The name of this Australian group was made up at the last minute. They were just friends who used to get together to play when another friend asked the as-yet-unnamed ensemble to perform at a show. One of the founders wanted to call the band Gizzard Gizzard for their public debut, while another one thought they should borrow the Doors’ Jim Morrison’s nickname, the Lizard King. They compromised.


Mike Adams at His Honest Weight
> Founded: Bloomington, Indiana, 2011
> Genre: Alternative
> Representative album: Casino Drone

The leader of this group, not surprisingly, is a singer-songwriter and multi-instrumentalist named Mike Adams. When he was about to release his first solo album (the band coalesced later), he and a friend came up with the “Honest Weight” part because he wanted to bill himself as something more than just “Mike Adams.” It wasn’t about his physique, he has said. As he told the arts and culture publication The Arts Fuse, “‘Honest weight’ has more to do with, like, karats of gold, maybe. The ‘weight’ being the value of something.”

Natalie Portman’s Shaved Head
> Founded: Seattle, Washington, 2005
> Genre: Alternative, electronic
> Representative album: Glistening Pleasure

This imaginative name was in reference to Israeli-born actress Natalie Portman’s appearance in the 2005 sci-fi film “V for Vendetta.” Disappointingly, the band changed its name to Brite Futures before breaking up in 2012.

Neutral Milk Hotel
> Founded: Ruston, Louisiana, 1989
> Genre: Alternative
> Representative album: In the Aeroplane Over the Sea

This lo-fi cult band was born out of a series of home recordings by singer-songwriter and guitarist Jeff Mangum. When he got together with friends to form a band, he originally dubbed it Milk. There was another band by that name, though, so he added “Neutral” and “Hotel.” Why? When he’s been asked, Mangum has replied that he prefers to keep that private. According to the music blog Stereogum, the name was actually coined by one of Mangum’s bandmates in an earlier group.


The Number Twelve Looks Like You
> Founded: Bergen County, New Jersey, 2002
> Genre: Mathcore
> Representative album: Worse Than Alone

The inspiration for this band’s name was a 1964 episode of “The Twilight Zone” called “Number 12 Looks Just Like You” — an eerie tale about a future society in which all 19-year-olds undergo a procedure to make them resemble one of a selection of physically attractive models.

Poi Dog Pondering
> Founded: Honolulu, Hawaii, 1984
> Genre: Alternative
> Representative album: Pomegranate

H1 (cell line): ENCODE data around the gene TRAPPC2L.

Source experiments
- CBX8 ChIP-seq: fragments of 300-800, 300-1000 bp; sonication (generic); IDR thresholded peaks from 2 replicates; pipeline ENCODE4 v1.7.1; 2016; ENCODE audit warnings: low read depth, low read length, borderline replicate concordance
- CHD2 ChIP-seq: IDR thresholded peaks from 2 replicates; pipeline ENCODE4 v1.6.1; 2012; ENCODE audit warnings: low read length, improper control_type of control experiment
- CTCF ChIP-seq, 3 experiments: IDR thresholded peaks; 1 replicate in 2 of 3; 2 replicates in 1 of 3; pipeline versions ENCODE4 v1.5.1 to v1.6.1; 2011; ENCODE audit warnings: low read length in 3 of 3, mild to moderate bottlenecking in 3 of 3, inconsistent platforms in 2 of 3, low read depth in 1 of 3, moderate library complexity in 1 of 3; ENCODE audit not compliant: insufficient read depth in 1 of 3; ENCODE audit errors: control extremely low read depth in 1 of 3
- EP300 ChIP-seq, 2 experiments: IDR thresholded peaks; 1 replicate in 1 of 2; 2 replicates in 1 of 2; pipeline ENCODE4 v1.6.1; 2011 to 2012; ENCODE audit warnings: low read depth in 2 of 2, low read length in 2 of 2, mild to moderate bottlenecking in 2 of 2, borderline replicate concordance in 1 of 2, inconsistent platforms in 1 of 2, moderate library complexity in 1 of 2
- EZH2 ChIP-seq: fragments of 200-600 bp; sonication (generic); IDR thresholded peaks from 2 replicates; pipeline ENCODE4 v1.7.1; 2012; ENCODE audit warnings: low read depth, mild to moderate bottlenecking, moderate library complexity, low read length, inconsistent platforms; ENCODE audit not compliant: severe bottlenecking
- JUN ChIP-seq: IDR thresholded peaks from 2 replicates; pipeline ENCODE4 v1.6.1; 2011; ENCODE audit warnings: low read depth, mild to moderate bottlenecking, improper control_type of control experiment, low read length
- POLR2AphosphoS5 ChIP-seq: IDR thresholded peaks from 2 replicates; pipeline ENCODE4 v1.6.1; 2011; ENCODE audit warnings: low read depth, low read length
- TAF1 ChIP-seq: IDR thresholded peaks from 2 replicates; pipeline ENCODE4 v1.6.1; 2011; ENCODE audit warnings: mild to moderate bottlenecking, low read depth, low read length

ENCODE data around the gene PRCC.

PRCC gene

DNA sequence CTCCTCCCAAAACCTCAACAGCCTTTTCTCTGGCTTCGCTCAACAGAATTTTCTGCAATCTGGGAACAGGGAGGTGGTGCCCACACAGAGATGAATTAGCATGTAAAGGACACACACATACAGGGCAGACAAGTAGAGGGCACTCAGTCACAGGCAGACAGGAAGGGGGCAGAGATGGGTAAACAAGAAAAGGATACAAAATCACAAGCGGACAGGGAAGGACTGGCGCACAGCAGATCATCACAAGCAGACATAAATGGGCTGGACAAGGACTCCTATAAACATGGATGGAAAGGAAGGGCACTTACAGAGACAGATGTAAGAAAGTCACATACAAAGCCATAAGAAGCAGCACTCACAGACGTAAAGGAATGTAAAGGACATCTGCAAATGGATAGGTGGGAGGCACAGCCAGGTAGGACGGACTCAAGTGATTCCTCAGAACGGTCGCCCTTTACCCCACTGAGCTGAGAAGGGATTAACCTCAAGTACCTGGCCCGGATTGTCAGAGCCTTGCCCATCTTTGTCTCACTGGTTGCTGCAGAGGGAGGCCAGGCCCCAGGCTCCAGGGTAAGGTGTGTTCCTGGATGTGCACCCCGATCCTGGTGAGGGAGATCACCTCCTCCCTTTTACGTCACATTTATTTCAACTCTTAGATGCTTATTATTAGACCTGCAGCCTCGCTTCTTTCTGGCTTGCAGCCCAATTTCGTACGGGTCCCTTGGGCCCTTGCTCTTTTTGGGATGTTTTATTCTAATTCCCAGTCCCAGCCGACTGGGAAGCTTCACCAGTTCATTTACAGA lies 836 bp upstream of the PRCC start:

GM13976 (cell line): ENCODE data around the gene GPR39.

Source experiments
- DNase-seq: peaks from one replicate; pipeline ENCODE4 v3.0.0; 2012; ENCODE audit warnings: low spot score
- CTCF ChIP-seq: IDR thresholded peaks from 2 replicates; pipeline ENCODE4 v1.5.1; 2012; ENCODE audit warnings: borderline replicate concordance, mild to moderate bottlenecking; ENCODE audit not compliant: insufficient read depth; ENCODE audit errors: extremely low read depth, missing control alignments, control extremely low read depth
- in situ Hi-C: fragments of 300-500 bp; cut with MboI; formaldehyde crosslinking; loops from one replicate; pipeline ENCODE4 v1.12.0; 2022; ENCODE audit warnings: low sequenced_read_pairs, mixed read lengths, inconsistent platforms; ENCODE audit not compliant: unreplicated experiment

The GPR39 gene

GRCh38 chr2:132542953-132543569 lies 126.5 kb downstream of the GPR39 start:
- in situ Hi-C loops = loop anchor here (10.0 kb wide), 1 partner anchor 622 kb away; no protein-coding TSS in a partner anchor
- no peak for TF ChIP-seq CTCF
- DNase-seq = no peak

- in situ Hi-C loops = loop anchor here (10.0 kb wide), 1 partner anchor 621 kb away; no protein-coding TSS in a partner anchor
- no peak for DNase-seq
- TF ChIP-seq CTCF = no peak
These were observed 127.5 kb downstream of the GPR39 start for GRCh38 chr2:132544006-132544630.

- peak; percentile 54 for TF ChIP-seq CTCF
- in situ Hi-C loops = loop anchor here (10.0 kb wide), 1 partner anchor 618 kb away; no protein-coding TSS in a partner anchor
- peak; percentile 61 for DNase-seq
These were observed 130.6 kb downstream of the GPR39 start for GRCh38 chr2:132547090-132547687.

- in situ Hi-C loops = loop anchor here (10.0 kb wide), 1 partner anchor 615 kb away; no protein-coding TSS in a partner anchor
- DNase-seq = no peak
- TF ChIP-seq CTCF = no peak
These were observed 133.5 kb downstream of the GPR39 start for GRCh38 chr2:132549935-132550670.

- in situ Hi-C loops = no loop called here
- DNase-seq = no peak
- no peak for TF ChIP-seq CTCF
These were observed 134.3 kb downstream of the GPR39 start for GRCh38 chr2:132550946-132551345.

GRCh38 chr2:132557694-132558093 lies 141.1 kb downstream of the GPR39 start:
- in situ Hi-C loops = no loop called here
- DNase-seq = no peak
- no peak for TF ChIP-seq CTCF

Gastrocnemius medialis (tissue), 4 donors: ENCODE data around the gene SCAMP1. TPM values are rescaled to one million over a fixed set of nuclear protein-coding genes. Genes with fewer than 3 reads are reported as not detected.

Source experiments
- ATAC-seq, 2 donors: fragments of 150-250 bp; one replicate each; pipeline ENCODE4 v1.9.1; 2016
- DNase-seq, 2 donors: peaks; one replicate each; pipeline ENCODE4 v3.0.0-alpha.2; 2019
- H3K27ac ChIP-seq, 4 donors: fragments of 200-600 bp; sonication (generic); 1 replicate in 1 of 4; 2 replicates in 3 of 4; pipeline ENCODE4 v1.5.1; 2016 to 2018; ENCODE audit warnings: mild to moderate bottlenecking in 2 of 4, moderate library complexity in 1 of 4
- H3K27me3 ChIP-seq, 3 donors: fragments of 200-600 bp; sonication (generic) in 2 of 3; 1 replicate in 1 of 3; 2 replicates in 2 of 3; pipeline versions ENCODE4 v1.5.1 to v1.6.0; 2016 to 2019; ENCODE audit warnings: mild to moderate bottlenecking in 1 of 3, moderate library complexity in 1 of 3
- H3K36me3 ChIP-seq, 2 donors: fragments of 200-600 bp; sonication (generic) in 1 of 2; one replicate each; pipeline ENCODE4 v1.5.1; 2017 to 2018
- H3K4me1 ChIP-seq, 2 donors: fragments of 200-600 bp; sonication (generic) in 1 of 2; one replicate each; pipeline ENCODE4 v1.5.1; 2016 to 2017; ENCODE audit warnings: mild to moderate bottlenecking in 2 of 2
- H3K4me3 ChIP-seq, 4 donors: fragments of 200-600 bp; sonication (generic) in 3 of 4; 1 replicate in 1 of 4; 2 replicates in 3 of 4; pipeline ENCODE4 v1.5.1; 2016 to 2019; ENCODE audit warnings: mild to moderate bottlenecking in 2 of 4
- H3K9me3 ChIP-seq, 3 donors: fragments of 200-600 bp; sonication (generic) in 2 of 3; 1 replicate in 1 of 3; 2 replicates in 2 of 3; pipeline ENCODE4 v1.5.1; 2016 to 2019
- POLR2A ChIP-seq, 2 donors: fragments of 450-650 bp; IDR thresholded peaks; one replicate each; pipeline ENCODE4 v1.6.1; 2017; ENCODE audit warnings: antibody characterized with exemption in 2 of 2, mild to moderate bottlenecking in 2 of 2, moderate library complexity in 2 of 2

Originally a street band in Hawaii before moving on to Austin and later to Chicago, this ensemble — whose changing personnel has always numbered about 10 or 12 members — was named by co-founder Frank Orrall. “Poi dog” is Hawaiian slang for “mutt,” and Orrall apparently liked the contradictions implied by the image of such a canine having serious thoughts.


Rolling Blackouts Coastal Fever
> Founded: Melbourne, Australia, 2013
> Genre: Alternative, post-punk
> Representative album: Hope Downs

One of this Melbourne band’s early songs was called “Rolling Blackouts,” and they eventually adopted it as the group name, too. That there were several other bands with the same name, though, didn’t matter at first because, as co-founder Fran Keaney told Bandcamp, “we were pretty much a bedroom kind of band.” When they gained a larger audience, they appended “Coastal Fever” to their name — a reference to a bout with a virus that kept their guitarist confined to a Cambodian hostel for a time.

Toad the Wet Sprocket
> Founded: Santa Barbara, California, 1986
> Genre: Alternative
> Representative album: Dulcinea

Eric Idle of Monty Python came up with the silliest possible band name he could imagine for a sketch about rock musicians (“Rex Stardust, lead electric triangle with Toad the Wet Sprocket, has had to have an elbow removed…”). To Idle’s eventual surprise when he first heard the band on the radio, members of a real group thought it would be funny to adopt the name.

The Tony Danza Tapdance Extravaganza
> Founded: Murfreesboro, Tennessee, 2004
> Genre: Mathcore
> Representative album: Danza III: The Alpha — The Omega

Actor Tony Danza (“Who’s the Boss?”) was a tap dancer early in his career, and this now-defunct group borrowed his name and profession as a joke. Apparently, when they played live shows, at least some of the audience — mainly an older demographic — came expecting to see Danza himself tap dancing on stage.